How Much Money Can Be Saved by Going Green & Using Green Light Bulbs?

Smart lighting solutions provide huge financial and environmental benefits to consumers.
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Going green, or making choices that help our environment, is easy to defend from an ethical standpoint. However, when green options are more expensive than conventional methods consumers may struggle to pay the additional cost, which makes them harder to implement. This is not the case with green light bulbs. Energy-efficient light bulbs are not only beneficial for the environment, they are also an easy way to save money on your electricity bill.

Green Light Bulb Savings

Only light bulbs that meet the guidelines set by the Environmental Protection Agency are considered energy-efficient and worthy of the Energy Star designation. Energy Star light bulbs save around $6 a year in electricity bills when compared with regular incandescent bulbs, which can mean more than $40 in savings throughout the bulb's lifetime. These savings occur because green light bulbs use 75 percent less energy than conventional incandescent bulbs.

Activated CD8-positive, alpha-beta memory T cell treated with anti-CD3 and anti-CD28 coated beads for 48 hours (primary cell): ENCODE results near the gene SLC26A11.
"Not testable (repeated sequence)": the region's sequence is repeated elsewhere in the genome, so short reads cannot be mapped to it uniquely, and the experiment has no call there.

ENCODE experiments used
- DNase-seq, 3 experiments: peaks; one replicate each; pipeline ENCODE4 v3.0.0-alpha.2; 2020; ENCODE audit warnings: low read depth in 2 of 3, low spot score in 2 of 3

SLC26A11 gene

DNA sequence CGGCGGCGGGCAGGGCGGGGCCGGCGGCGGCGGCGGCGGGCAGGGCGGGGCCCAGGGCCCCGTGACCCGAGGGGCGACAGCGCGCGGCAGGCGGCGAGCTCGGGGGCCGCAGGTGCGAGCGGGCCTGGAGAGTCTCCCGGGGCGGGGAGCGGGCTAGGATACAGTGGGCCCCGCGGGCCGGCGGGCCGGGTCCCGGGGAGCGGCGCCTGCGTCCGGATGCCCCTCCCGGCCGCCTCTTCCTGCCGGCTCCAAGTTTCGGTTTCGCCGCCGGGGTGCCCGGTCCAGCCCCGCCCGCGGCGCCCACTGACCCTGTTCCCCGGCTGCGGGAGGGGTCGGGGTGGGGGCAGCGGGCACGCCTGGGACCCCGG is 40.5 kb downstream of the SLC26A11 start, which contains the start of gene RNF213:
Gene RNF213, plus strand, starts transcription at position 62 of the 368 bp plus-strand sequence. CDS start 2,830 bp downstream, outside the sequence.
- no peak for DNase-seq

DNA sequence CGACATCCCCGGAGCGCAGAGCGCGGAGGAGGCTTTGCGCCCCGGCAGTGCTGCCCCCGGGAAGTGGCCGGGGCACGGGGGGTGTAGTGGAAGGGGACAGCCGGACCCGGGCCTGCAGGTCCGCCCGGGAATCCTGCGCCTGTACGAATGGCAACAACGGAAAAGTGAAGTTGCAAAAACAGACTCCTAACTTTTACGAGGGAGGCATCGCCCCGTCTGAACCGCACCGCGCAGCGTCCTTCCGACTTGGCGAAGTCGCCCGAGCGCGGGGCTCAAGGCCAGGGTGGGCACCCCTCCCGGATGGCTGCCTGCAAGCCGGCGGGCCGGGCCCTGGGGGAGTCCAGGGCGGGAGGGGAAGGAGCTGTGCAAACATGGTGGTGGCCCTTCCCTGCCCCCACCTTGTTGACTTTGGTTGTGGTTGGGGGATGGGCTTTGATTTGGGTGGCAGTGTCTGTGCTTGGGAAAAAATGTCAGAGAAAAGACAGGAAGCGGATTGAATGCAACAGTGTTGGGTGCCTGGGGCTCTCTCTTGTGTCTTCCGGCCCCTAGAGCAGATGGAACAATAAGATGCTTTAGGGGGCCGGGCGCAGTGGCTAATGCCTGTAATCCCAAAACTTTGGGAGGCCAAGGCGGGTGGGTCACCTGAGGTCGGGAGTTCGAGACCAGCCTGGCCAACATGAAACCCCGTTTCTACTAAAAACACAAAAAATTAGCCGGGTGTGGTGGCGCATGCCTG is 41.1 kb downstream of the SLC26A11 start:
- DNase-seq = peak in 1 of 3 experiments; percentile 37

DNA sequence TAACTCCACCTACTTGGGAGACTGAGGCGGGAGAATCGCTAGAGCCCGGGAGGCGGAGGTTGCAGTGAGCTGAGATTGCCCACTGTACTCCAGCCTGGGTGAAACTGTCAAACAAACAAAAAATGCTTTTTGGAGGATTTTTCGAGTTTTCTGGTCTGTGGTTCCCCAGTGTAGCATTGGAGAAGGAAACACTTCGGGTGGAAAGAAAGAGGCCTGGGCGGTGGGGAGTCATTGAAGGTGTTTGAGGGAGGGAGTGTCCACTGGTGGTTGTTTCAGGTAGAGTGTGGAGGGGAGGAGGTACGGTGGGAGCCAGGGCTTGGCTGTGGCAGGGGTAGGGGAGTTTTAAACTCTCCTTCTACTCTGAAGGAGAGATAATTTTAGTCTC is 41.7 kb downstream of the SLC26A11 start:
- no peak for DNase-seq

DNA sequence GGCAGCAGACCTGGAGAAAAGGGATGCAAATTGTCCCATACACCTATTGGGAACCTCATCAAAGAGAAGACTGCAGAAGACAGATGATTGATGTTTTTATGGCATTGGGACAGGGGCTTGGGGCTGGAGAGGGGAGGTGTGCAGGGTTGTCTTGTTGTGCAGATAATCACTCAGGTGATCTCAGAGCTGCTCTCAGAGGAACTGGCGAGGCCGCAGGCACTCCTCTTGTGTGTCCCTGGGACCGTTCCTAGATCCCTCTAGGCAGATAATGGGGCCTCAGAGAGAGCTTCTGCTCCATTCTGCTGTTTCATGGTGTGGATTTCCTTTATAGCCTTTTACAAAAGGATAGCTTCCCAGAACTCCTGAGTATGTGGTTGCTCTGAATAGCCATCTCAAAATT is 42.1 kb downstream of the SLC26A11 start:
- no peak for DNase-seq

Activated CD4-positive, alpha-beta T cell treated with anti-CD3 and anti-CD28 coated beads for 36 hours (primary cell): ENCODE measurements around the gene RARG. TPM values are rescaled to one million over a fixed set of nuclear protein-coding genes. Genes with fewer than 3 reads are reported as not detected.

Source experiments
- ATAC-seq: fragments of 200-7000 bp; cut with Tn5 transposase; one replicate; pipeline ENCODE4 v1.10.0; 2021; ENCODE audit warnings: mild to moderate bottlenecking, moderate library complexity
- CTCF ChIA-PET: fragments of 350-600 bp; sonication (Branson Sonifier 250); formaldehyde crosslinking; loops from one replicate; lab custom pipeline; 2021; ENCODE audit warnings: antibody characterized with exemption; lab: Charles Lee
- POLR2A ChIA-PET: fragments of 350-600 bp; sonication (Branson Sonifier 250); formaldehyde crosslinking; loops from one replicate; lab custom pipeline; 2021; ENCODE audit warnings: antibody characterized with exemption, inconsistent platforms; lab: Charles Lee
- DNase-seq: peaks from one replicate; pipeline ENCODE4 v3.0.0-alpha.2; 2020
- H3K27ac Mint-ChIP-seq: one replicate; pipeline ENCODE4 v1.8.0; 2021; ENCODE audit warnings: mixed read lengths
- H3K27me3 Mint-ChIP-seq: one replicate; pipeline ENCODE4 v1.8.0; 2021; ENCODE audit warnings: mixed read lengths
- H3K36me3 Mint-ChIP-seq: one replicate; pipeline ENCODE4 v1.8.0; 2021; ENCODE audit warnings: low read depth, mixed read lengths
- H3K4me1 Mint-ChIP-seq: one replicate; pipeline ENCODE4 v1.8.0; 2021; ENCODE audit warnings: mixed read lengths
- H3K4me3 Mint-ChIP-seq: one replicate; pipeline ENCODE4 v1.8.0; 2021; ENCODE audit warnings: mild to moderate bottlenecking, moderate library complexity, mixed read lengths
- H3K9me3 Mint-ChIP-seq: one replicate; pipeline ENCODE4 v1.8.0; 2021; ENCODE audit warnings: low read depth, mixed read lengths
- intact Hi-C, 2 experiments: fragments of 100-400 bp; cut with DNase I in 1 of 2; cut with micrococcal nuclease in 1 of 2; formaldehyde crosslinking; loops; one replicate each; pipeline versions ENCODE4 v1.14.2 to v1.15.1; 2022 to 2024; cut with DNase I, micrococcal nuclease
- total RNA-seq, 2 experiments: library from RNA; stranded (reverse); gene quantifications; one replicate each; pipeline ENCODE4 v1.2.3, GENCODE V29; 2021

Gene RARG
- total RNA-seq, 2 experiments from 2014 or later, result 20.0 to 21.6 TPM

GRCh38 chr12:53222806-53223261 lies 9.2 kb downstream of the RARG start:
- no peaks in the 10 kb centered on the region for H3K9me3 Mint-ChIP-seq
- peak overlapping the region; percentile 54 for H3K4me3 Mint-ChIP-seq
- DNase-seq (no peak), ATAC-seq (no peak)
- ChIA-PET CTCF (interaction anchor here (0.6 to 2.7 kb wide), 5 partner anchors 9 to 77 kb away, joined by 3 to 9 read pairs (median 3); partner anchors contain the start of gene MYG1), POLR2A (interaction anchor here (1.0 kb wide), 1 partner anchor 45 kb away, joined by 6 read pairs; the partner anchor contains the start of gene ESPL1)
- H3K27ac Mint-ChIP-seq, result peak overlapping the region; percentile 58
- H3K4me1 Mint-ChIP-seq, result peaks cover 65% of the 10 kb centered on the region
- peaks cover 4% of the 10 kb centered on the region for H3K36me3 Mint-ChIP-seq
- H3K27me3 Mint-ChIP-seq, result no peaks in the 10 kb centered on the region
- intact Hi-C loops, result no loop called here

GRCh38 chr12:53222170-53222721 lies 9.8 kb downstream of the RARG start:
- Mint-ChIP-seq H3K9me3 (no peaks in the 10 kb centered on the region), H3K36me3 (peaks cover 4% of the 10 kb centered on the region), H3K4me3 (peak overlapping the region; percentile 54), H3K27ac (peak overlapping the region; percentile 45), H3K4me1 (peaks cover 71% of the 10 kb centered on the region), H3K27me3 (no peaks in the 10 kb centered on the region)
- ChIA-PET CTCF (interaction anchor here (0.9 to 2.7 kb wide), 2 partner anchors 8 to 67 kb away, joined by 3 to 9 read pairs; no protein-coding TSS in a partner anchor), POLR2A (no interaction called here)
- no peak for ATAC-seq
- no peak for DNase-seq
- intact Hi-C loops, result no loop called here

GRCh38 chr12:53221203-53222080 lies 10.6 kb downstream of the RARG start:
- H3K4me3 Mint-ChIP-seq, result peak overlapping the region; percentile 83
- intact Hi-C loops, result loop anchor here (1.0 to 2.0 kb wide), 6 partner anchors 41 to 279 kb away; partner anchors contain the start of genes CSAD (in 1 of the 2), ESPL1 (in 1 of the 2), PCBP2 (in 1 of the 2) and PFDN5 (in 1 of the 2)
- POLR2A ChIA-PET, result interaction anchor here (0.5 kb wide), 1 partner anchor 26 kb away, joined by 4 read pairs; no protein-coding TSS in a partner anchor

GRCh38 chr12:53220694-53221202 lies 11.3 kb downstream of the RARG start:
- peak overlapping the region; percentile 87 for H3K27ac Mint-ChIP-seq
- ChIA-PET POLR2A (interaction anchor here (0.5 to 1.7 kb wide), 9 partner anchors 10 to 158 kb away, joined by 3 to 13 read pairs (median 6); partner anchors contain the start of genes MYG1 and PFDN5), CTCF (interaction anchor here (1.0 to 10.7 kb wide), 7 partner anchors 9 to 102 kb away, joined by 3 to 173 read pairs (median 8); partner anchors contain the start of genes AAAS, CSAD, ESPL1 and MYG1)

Replacement Cost

A traditional incandescent light bulb lasts around 11 months, while a green light bulb can last over seven years. That means a single Energy Star light bulb will last as long as eight incandescent light bulbs. According to estimates by the EPA, a single green light bulb costs less than $15 and eight traditional light bulbs will cost as much as $50. This provides a saving of around $35 for each bulb based solely on its average lifetime.

Big Picture

Lighting is a huge cost for American households. According to the EPA, 20 percent of a typical household's electricity bills is used to pay for lighting. An average household in the United States has over 40 sockets for light bulbs. If you replaced an incandescent bulb with a green bulb in 40 sockets, you would save around $240 a year just on your electricity bill.

Additional Savings

Old-fashioned bulbs are extremely inefficient. They use up to 98 percent of the energy they consume generating heat -- not light. Besides saving on electricity bills, green light bulbs also generate 75 percent less heat than conventional bulbs. This creates additional energy savings related to home cooling. The environmental savings of switching to green light bulbs are even larger. According to a 2009 report by CBS News, if every household in the United States replaced just one incandescent light bulb with a green light bulb, it would prevent the equivalent greenhouse gas emissions of 800,000 cars from hitting the atmosphere.

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